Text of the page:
April 27, 2009

Teamwork is a component of any successful research program. AFSRC has a multidisciplinary team of scientists and a technical staff with varied sets of knowledge and skills. The multidisciplinary nature of AFSRC personnel provides the teams that can most efficiently conduct research and solve problems affecting Appalachian agriculture, the environment, and rural issues. In this picture Dr. Douglas Boyer, Hydrologist, is teamed with Derek Hall, Physical Science Technician, and Laura Cooper, Biological Science Technician, for studying issues related to hillslope hydrology, livestock grazing, and water quality. This team works with a broader team of scientists and technical staff assembled to design environmentally benign grazing management practices, which capitalize on the dynamics of herbage growth in complex terrain.

  Thumbnail of colorful samples of plant extracts

April 20, 2009
  
These extracts of plant samples will be subjected to ORAC analysis. The samples in the picture are from Acai sp., Artemisia annua, Lespediza cuneata, and Oregano sp. ORAC (Oxygen Radical Absorbance Capacity), is a measure of the overall antioxidant capacity of a plant material. Antioxidants, such as Vitamin E, flavenoids, and certain tannins are believed to block or retard the formation of oxygen free radicals which are believed to play an important role in aging. Thus, it is believed by some that foodstuffs with high ORAC values might be beneficial in slowing the aging process in people and animals. AFSRC scientists are identifying non-traditional plant resources and associated management methods with potential to enhance nutrition and health of small ruminants produced in central Appalachia.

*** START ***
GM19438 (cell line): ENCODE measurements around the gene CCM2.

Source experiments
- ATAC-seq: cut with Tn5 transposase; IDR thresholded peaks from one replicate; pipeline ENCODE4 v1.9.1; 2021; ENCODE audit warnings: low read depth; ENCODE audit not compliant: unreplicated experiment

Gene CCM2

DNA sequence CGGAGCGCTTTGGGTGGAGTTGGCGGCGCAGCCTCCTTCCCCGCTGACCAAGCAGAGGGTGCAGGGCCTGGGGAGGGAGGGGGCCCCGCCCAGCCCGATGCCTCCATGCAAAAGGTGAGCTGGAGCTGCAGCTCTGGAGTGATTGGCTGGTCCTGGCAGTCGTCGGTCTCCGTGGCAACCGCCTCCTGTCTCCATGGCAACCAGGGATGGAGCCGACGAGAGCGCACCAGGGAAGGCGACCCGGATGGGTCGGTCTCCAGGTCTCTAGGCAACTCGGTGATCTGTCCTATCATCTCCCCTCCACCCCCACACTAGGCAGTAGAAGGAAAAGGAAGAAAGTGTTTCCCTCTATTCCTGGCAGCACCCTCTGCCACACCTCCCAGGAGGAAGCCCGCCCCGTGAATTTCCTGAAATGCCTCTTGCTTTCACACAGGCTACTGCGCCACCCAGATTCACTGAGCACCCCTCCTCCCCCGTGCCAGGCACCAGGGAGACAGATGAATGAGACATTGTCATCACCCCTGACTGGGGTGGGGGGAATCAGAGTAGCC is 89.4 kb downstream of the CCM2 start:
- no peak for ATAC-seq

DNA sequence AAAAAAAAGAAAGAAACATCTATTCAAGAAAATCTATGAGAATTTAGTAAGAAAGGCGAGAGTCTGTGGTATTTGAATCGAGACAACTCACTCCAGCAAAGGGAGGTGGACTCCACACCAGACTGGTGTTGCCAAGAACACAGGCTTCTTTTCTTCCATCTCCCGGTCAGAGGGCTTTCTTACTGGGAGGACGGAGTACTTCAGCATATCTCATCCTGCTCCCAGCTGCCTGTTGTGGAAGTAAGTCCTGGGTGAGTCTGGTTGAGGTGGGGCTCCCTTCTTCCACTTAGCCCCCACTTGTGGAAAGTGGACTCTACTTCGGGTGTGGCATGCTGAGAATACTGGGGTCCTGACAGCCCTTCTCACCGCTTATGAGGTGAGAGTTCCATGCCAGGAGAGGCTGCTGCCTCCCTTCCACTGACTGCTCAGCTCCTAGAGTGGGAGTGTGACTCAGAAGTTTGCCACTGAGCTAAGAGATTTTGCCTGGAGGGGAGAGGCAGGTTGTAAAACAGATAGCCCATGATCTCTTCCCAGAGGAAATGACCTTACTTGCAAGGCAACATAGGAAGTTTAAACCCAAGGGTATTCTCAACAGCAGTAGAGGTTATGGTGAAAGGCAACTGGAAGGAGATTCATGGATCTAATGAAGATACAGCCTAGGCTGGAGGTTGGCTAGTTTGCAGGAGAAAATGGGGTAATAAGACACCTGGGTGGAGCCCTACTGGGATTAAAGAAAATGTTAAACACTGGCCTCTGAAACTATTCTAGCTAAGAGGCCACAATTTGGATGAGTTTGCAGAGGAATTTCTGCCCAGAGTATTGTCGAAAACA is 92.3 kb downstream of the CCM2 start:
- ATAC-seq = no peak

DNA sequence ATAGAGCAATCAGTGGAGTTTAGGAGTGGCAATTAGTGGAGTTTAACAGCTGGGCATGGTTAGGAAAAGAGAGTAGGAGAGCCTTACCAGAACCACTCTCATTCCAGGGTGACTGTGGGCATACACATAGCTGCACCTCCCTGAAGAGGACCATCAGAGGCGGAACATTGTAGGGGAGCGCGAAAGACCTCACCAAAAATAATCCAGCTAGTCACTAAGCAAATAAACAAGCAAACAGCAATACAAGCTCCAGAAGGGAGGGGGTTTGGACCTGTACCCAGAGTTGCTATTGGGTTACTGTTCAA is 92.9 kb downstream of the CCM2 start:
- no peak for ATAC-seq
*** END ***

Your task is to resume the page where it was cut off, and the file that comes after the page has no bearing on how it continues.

Thumbnail of employee using microscope

April 6, 2009

Nematodes (Caenorhabditis elegans) are a common internal parasite of ruminants in central Appalachia, especially sheep and goats. The nematodes are being used as indicators to assess the potential of different forages and combinations of functional plant groups that would destroy or severely limit their reproductive capabilities in animal guts. J. Mark Peele, Biological Science Technician, is checking to make sure that nematodes growing in a nutrient broth are still alive and well.

  Thumbnail of award winner and sponsor

March 23, 2009